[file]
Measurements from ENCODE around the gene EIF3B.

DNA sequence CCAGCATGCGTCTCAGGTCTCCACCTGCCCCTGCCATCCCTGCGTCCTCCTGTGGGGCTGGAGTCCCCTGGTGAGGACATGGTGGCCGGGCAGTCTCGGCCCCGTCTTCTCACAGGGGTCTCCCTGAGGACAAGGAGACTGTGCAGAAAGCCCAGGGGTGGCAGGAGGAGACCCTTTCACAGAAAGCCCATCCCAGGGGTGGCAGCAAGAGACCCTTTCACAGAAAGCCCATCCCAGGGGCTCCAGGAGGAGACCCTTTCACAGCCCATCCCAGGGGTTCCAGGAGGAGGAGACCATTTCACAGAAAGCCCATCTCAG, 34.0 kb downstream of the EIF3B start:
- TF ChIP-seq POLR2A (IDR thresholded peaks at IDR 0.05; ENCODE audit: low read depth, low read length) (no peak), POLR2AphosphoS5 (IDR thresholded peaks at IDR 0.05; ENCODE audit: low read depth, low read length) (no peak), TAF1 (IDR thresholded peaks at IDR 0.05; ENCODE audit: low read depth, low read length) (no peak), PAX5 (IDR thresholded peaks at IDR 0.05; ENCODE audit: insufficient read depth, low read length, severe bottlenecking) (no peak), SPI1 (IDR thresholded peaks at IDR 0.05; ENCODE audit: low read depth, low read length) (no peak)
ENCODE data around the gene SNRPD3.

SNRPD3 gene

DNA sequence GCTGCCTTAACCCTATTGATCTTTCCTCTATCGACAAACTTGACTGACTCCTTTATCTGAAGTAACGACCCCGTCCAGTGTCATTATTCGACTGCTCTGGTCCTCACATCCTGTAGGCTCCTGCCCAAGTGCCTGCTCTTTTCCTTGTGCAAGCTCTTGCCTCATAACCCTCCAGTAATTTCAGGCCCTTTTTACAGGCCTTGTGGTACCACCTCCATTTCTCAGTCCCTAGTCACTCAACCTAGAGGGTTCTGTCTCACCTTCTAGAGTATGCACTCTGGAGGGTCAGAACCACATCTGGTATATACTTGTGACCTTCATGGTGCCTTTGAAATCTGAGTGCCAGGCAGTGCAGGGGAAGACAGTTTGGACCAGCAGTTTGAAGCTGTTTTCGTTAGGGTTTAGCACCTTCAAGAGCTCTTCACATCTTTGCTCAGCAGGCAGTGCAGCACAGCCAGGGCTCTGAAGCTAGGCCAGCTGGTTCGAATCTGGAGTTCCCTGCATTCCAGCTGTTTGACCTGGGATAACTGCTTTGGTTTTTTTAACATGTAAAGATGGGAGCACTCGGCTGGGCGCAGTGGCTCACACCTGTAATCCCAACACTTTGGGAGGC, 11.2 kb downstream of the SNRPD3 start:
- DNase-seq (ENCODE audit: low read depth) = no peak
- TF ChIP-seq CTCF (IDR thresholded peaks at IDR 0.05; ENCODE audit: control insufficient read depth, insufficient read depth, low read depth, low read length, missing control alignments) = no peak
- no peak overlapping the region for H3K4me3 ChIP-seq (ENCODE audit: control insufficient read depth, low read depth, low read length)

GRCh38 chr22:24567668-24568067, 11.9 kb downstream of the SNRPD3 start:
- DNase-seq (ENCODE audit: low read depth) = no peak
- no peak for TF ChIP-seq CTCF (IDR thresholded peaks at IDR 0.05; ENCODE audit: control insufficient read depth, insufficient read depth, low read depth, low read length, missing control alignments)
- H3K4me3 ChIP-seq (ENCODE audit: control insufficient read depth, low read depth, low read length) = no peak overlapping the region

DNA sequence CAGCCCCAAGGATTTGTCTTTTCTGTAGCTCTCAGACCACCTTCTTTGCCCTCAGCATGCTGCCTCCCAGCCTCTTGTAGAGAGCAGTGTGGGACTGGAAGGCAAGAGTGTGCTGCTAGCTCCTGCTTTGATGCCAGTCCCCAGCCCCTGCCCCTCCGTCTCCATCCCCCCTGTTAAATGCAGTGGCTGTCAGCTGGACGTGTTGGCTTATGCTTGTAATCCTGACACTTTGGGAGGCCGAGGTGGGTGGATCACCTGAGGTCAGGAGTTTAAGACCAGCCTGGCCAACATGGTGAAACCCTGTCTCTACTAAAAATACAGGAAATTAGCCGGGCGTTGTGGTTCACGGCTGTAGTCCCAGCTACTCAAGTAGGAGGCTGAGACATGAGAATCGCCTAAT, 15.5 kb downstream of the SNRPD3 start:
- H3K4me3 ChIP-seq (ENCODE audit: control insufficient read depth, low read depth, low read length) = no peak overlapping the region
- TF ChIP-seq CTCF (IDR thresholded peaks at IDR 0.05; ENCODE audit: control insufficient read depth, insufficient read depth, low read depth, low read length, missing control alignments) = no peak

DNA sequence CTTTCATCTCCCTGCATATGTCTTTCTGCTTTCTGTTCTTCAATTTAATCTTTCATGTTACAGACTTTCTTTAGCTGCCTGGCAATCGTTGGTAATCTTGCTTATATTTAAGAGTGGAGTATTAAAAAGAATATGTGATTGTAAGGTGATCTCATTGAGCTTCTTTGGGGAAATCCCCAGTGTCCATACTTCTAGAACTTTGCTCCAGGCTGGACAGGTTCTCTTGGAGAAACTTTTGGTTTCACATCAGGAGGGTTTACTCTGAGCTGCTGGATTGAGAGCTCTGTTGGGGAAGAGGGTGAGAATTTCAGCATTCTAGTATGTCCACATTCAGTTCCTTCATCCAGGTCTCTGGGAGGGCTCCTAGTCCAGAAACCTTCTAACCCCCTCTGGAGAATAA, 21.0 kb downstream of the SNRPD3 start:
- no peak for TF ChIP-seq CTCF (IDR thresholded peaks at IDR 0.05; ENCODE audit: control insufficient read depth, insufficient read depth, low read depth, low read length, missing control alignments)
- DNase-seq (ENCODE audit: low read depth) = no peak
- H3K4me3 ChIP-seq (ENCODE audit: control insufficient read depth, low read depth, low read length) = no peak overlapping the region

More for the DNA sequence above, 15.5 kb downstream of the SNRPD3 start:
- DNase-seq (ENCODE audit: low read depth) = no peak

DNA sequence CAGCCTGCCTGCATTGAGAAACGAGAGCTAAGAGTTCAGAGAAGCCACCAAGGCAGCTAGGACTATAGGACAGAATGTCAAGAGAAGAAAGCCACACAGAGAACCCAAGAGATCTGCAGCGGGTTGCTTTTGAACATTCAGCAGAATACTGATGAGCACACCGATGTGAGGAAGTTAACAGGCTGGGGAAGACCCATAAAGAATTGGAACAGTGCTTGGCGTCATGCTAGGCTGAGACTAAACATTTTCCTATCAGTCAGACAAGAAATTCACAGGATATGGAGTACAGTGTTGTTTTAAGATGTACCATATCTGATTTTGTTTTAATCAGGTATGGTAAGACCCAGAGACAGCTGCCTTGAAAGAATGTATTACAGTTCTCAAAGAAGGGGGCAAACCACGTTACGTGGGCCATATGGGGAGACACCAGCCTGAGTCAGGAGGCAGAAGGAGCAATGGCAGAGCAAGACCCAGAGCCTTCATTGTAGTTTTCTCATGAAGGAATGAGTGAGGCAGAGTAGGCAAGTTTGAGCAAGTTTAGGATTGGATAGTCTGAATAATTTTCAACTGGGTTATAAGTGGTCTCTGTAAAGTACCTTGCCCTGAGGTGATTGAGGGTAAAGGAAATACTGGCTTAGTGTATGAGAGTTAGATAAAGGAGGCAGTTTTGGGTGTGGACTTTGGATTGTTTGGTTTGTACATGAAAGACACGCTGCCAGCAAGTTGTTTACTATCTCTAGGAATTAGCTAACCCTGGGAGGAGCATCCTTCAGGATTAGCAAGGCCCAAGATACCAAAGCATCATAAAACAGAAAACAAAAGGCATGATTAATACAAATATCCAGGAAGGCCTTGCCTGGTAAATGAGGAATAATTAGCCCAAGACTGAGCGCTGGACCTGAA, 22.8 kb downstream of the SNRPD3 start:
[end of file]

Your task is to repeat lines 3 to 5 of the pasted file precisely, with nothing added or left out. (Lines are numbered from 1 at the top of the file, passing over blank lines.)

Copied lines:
- TF ChIP-seq POLR2A (IDR thresholded peaks at IDR 0.05; ENCODE audit: low read depth, low read length) (no peak), POLR2AphosphoS5 (IDR thresholded peaks at IDR 0.05; ENCODE audit: low read depth, low read length) (no peak), TAF1 (IDR thresholded peaks at IDR 0.05; ENCODE audit: low read depth, low read length) (no peak), PAX5 (IDR thresholded peaks at IDR 0.05; ENCODE audit: insufficient read depth, low read length, severe bottlenecking) (no peak), SPI1 (IDR thresholded peaks at IDR 0.05; ENCODE audit: low read depth, low read length) (no peak)
ENCODE data around the gene SNRPD3.

SNRPD3 gene